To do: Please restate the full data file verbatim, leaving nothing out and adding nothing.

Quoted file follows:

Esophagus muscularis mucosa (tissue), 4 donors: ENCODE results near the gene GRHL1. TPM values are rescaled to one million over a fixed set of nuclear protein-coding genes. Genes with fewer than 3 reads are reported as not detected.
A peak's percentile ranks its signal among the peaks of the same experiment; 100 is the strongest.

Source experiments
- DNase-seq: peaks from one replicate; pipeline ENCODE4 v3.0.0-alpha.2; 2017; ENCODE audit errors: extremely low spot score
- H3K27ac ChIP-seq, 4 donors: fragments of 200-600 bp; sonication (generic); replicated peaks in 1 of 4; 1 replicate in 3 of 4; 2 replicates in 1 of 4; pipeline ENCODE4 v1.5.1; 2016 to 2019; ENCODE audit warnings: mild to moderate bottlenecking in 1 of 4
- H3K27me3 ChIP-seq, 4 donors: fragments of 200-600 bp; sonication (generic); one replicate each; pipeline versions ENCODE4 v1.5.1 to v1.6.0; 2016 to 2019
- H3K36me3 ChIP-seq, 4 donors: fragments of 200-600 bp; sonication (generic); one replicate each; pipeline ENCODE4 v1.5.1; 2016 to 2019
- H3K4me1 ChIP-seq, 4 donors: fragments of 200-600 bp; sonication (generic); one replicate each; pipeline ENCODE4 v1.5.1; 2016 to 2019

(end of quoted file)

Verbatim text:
Esophagus muscularis mucosa (tissue), 4 donors: ENCODE results near the gene GRHL1. TPM values are rescaled to one million over a fixed set of nuclear protein-coding genes. Genes with fewer than 3 reads are reported as not detected.
A peak's percentile ranks its signal among the peaks of the same experiment; 100 is the strongest.

Source experiments
- DNase-seq: peaks from one replicate; pipeline ENCODE4 v3.0.0-alpha.2; 2017; ENCODE audit errors: extremely low spot score
- H3K27ac ChIP-seq, 4 donors: fragments of 200-600 bp; sonication (generic); replicated peaks in 1 of 4; 1 replicate in 3 of 4; 2 replicates in 1 of 4; pipeline ENCODE4 v1.5.1; 2016 to 2019; ENCODE audit warnings: mild to moderate bottlenecking in 1 of 4
- H3K27me3 ChIP-seq, 4 donors: fragments of 200-600 bp; sonication (generic); one replicate each; pipeline versions ENCODE4 v1.5.1 to v1.6.0; 2016 to 2019
- H3K36me3 ChIP-seq, 4 donors: fragments of 200-600 bp; sonication (generic); one replicate each; pipeline ENCODE4 v1.5.1; 2016 to 2019
- H3K4me1 ChIP-seq, 4 donors: fragments of 200-600 bp; sonication (generic); one replicate each; pipeline ENCODE4 v1.5.1; 2016 to 2019